I think it’s a good example how “laziness” is a great motivator to add new feature to ease the workflow, and also that a lot more is possible with programming than you might first consider. Later Flachdachs from the ARK wiki joined with more programming knowledge and improved the code quality a lot. He also translated the ArkSavegameToolkit by qowyn from Java to C#, which was later integrated into Smart Breeding directly by coldino.

With the creation of the discord server user issues, feedback and suggestions could be collected faster than via Reddit, GitHub, or the official ARK forum and more contributions and improvements could be added by many more people. Also, more people joined and helped improve the app and answered questions of other users, especially MrPlow. To my relief with alex from the ARK wiki, coldino and MrPlow soon created Purlovia, a new application which would extract all the species stats automatically from the game, saving me the time to manually determine these values.

ASB Library Overview with different Stat Priorities
ASB Library

What made you decide to help with ARK Smart Breeding?


It was simply me being lazy. I was playing single-player and wanted a quick way of indexing all my tames in one go. At the time ASB could only get data by manual entry or fairly unreliable OCR (before creature exports), and that felt like way too much work to me! So I hooked ASB up to a save game reader to get it all in one go with a single click.

Since then, I’ve also helped out when we needed to make significant structural changes to ASB, for example to support species from mods and the problematic Gacha, with its crafting skill stat. To do this we had to spin up a full Ark data extraction project called Purlovia, which uploads its data every day to GitHub where everyone can see it and use it for their own tools. We cover the core game, all DLC and a bunch of the most popular mods. The wiki now uses this data heavily, as well as Beacon and probably other tools we don’t know about. On top of that we’re developing a small set of useful web tools at arkutils.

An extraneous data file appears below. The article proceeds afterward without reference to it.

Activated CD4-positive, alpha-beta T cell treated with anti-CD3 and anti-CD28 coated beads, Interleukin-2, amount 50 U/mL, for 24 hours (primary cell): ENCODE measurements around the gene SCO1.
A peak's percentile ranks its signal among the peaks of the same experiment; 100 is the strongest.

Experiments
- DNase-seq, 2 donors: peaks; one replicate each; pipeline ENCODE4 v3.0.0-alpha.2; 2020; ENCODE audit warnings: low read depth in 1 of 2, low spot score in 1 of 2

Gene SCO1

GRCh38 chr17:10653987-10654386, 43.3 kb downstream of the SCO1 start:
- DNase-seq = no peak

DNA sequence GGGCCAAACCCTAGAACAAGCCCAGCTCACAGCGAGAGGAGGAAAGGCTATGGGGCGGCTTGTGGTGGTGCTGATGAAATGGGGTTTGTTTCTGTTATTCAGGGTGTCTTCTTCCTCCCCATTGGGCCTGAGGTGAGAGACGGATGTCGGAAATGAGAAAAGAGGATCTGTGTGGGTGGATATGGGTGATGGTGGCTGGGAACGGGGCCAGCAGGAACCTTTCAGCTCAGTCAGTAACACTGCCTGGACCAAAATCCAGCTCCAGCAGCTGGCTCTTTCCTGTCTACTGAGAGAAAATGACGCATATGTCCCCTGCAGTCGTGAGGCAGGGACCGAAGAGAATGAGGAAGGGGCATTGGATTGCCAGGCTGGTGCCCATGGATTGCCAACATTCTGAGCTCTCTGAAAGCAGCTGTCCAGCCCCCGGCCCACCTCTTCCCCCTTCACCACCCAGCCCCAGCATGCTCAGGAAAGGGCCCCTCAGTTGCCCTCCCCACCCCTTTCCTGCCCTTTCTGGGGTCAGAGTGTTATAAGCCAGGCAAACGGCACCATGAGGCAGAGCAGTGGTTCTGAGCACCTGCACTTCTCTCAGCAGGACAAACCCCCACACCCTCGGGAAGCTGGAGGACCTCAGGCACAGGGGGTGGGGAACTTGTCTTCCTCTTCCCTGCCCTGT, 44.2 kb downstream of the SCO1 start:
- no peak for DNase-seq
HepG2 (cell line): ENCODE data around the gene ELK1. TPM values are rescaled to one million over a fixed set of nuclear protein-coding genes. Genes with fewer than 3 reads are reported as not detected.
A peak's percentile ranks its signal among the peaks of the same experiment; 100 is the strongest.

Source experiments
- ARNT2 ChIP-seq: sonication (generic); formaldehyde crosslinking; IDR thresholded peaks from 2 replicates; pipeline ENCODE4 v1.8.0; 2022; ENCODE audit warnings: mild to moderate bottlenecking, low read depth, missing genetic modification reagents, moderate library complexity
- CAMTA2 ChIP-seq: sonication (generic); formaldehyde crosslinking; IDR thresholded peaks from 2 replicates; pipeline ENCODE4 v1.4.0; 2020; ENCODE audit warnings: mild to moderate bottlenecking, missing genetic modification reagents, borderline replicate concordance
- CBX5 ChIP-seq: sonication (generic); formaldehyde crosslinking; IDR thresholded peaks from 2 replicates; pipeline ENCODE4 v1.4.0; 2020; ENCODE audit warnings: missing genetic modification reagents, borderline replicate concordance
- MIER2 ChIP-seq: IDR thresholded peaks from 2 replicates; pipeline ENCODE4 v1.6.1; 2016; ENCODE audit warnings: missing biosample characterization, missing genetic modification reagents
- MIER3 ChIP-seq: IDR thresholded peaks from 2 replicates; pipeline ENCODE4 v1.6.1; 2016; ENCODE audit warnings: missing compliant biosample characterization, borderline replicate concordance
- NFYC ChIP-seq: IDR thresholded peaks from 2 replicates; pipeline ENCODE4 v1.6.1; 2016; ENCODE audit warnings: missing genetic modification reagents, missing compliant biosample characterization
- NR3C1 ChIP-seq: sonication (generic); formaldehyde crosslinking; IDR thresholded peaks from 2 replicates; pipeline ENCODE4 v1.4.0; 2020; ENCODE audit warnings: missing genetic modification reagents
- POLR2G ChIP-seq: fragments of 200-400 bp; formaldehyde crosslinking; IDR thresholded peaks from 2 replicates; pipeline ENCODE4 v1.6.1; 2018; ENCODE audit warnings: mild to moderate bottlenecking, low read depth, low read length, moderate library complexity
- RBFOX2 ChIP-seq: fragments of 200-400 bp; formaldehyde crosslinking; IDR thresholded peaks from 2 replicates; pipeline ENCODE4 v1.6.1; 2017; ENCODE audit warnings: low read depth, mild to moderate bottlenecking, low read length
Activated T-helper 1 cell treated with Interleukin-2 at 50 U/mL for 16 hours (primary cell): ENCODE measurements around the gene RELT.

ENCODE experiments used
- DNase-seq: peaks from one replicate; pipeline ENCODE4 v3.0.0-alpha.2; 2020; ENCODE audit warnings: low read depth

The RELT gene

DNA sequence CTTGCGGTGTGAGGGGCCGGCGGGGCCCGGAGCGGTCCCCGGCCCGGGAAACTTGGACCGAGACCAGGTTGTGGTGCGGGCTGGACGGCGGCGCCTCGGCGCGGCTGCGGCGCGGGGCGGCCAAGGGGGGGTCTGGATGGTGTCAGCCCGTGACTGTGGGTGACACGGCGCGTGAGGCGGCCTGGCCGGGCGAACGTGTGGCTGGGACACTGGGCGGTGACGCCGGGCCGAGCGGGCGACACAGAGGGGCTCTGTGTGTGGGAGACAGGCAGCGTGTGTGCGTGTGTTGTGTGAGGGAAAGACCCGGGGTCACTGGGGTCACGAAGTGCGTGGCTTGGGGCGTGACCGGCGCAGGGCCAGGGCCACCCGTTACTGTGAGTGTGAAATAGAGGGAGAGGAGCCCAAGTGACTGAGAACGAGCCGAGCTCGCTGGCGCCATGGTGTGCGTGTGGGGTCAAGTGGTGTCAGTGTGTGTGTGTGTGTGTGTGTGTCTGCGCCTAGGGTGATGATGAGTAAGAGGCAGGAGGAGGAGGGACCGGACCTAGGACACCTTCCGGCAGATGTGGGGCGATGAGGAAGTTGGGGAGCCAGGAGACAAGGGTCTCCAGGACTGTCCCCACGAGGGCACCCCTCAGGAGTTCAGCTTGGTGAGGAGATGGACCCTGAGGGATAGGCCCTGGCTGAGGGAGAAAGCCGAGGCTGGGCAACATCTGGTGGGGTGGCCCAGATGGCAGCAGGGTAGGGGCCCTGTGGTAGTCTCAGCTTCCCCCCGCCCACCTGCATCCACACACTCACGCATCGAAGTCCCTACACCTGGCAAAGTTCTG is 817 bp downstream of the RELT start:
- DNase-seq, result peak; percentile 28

Mr. Plow:

I was simply a solo tribe on an (at the time) aged PvP server. I was building in the shadow of the server’s alpha tribe, and they left me alone as I just wanted peace and posed no threat to them. The former alpha tribe ruled the server for 4 months before finally being taken down by new blood. While I was determined to remain peaceful as Ark was an outlet for me to have fun with good players and trash talk with the trolls. But I realized that without the overwatching eye of an alpha tribe, I needed something to set Mr. Plow apart from everyone else.

Raising Argentavis. Prior to the great flyer speed nerf, Pteradons were the king on PvP servers due to their speed. But I targeted my Argentavis towards health, damage, and carry capacity. I sold to EVERYONE on the server. I even offered mixing colors for 50% more iron and cementing paste. Even after selling more than 50 Argentavis, hand raised by myself while maintaining a full time job, I realized I needed help, but I just couldn’t trust anyone. Then I stumbled upon ASB.

With the calculations and library tracking features of ASB, I ended up selling over 200 Argentavis before giving up on the server. I was the last “active”, original tribe on the server. Multiple alpha tribes tried raiding me but failed due to the small footprint of my base but extraordinary defenses (before Plant X nerfs). The same people I sold to regularly ended up being the people that couldn’t beat my defenses, and then I sold to them some more to fill a dozen more turrets with ammo for the next failed raid.